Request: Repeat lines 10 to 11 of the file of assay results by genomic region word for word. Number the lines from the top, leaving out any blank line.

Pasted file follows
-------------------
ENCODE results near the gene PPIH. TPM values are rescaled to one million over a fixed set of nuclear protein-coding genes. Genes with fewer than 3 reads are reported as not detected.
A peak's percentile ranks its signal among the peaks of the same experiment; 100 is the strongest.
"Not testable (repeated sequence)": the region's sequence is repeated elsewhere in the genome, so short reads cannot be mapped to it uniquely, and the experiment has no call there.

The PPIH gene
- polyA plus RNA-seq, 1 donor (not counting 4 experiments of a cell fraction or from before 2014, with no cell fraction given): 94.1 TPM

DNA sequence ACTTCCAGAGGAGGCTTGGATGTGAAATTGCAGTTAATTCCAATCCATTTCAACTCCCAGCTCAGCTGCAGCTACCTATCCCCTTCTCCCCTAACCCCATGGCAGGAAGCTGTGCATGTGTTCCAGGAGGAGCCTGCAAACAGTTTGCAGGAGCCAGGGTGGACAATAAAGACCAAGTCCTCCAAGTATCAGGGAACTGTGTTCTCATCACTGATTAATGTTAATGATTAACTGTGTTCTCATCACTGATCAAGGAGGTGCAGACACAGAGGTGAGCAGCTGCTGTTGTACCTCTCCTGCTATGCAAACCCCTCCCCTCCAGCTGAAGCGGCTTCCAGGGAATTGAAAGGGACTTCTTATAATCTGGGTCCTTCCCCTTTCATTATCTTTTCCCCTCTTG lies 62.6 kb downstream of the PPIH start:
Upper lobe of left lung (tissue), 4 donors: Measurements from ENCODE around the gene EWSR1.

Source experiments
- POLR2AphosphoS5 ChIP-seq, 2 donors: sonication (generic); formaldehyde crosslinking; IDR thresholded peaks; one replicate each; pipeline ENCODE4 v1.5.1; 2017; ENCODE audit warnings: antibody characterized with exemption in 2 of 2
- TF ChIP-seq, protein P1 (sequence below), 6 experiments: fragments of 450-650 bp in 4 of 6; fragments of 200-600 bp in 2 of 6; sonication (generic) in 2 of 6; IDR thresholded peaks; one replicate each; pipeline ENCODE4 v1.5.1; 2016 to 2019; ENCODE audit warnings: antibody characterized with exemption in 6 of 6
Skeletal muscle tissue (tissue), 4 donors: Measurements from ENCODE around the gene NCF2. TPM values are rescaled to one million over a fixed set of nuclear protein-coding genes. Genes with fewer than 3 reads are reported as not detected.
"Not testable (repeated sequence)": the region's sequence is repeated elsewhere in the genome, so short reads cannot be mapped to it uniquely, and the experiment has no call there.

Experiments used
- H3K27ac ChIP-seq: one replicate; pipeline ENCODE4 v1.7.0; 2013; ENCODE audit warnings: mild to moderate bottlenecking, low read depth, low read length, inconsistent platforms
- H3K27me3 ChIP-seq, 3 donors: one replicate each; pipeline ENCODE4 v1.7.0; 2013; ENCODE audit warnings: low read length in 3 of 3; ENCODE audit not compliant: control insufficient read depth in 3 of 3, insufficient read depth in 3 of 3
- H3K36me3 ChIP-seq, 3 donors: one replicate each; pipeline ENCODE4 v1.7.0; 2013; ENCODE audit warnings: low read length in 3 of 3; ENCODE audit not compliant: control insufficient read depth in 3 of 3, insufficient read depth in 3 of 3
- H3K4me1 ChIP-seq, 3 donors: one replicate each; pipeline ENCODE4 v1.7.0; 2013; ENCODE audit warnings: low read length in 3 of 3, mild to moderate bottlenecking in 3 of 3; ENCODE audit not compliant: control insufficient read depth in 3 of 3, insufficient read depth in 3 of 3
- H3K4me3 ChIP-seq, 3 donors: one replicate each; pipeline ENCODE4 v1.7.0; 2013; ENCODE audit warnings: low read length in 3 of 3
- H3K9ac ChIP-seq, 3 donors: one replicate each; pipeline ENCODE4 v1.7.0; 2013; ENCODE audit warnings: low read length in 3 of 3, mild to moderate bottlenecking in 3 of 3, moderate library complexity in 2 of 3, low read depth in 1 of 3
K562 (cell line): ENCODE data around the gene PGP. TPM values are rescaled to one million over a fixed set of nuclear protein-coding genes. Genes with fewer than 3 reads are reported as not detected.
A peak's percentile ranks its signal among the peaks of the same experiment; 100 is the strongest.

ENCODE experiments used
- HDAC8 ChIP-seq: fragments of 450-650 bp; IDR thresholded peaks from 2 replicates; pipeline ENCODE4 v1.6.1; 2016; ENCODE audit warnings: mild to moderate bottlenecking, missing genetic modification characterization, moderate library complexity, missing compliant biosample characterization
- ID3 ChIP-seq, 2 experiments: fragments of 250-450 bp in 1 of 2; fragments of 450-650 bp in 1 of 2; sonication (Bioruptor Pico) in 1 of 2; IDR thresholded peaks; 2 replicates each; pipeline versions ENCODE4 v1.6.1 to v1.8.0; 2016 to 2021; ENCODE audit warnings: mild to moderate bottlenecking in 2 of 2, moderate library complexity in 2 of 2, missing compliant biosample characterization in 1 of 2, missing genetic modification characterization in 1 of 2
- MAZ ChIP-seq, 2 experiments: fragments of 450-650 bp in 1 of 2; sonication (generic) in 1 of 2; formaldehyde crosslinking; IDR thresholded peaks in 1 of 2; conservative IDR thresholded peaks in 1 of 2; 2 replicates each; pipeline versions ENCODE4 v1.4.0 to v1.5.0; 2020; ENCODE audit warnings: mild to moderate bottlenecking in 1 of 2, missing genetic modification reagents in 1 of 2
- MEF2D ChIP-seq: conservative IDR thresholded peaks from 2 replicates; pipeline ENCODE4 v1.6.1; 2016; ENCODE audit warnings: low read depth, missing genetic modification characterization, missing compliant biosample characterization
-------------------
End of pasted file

- TF ChIP-seq, protein P1 (sequence below), 6 experiments: fragments of 450-650 bp in 4 of 6; fragments of 200-600 bp in 2 of 6; sonication (generic) in 2 of 6; IDR thresholded peaks; one replicate each; pipeline ENCODE4 v1.5.1; 2016 to 2019; ENCODE audit warnings: antibody characterized with exemption in 6 of 6
Skeletal muscle tissue (tissue), 4 donors: Measurements from ENCODE around the gene NCF2. TPM values are rescaled to one million over a fixed set of nuclear protein-coding genes. Genes with fewer than 3 reads are reported as not detected.